After two years of major global crises and social issues being top of mind, Australian consumers have retreated to a ‘closer to home’ mentality, with a particular focus on cost-of-living pressures and housing prices — regardless of the demographic.
That’s according to L.E.K. Consulting’s Australian Consumer Survey of some 1,500 consumers conducted in the second week of May 2023, which seeks to understand the concerns, activity levels and consumption habits of Australians over the prior 12 months as well as their expectations for the future. Topics ranged from macro issues such as broad global concerns, sustainability and flexible work practices to deeper dives into activity levels and consumption habits around travel and leisure; entertainment; food and beverages; and health, wellness and beauty.
Among the survey findings was that as Australian consumers grapple with the ‘new normal’ in areas such as flexible working and both business and leisure travel, the cost of living is by far the dominant concern.
There’s been a return to pre-pandemic levels of activity, and that is expected to be sustained over the coming year, with bright spots for growth in travel and leisure as well as entertainment. Leisure travel is not only returning — it surpassed business travel by a significant margin over the past 12 months — but it has room to grow further, with an increased proportion of survey respondents saying they expect to travel for leisure in the coming year. Indeed, similar to 2022, consumer intention to holiday has increased in the wake of COVID-19, with the most significant increase found in budget travel intentions.
Australian business travellers are, for the most part, already back to travelling but are also planning longer and more frequent trips over the next 12 months. In the meantime, flex work is here to stay, but perhaps not to the degree that everybody expected. Hybrid working arrangements are still more prevalent than they were pre-COVID-19, but less than was expected a year ago. The amount of full-time office work, on the other hand, is significantly higher (46%) than had been expected (11%), perhaps reflecting mandated work practices on the part of both medium and large enterprises.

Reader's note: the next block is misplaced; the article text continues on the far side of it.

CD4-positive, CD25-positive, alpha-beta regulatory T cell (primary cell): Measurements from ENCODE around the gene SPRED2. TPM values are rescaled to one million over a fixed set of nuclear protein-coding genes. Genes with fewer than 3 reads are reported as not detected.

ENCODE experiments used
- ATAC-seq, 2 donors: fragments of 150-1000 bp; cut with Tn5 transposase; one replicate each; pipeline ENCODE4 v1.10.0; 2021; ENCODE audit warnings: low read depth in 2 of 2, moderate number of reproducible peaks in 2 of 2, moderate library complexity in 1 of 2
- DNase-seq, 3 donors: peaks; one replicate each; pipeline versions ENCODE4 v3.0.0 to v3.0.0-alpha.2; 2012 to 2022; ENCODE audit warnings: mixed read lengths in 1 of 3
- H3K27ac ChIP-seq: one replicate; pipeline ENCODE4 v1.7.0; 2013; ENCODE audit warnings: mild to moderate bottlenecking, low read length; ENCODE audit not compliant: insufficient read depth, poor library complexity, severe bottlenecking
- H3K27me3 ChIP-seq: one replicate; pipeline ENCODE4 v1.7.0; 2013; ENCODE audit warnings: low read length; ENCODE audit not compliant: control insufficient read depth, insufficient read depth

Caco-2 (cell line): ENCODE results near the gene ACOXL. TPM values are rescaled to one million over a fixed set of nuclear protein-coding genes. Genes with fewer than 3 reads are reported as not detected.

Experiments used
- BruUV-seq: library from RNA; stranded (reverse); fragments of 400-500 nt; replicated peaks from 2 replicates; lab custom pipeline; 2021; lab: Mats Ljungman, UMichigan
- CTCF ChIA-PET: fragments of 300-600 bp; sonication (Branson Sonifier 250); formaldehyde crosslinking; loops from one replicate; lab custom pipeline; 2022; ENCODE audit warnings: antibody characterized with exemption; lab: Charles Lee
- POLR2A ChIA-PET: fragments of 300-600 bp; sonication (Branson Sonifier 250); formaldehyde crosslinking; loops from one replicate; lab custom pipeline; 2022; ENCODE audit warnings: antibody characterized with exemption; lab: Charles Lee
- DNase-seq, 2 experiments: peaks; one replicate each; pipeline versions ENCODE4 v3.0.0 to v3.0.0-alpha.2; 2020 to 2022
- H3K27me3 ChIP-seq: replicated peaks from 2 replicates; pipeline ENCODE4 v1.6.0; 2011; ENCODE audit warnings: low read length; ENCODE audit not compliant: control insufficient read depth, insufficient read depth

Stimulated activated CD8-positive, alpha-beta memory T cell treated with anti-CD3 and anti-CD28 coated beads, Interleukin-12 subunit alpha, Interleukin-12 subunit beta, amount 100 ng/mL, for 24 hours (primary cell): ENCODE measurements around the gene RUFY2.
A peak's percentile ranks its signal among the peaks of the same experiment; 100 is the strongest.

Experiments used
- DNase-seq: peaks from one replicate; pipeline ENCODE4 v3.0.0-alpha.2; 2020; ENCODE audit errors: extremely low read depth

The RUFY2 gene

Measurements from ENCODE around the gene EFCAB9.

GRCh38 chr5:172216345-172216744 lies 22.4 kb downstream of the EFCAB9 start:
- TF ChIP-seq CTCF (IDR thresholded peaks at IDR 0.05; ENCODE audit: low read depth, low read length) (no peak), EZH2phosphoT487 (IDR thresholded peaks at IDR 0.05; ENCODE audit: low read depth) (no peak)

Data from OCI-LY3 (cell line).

Penetration of the online channel continues to rise, and messages around sustainability and ethical practices are resonating with consumers as they navigate categories and brands. When it comes to shopping, while consumers are more willing to shop online than ever before, bricks-and-mortar purchasing continues to account for some 70% of sales across multiple product categories. Claimed willingness to pay more for sustainable products is evident, with Australian consumers willing to pay, on average, 20% and in some cases as much as 30% more for products with sustainable credentials. In beauty, the primary drivers behind purchase intent across all demographics are brand trust and ethical behaviour, with younger consumers also swayed by brand aesthetic and identification with brand-appointed influencers. Meanwhile, when it comes to grocery shopping, buying foods in eco-friendly packaging is the most common sustainable behaviour regardless of age.
With COVID-19 now largely in the rearview mirror, most consumers in the country have re-engaged with activities such as eating out, going on holidays or attending a concert — and some 20% of younger consumers are doing so at a level higher than before the pandemic. Indeed, while lower-cost and/or free activities dominate how consumers are spending their leisure time, the majority of survey respondents said they’re expecting to increase the frequency of their engagement in most leisure activities by 5%-15% next year. The desire to be out and about has bounced back, particularly for the young and the wealthy, illustrating the impact of cost-of-living concerns on consumer behaviour.
While post-pandemic consumer behaviour varies depending on individual circumstance, looking after both their physical and mental health appears to be important for many Australians. Mental health is increasingly considered to be as important as physical health, with more than half of consumers actively looking for ways to maintain their mental health in 2023.
To learn more about the plans and priorities of the Australian consumer, be sure to download our analysis.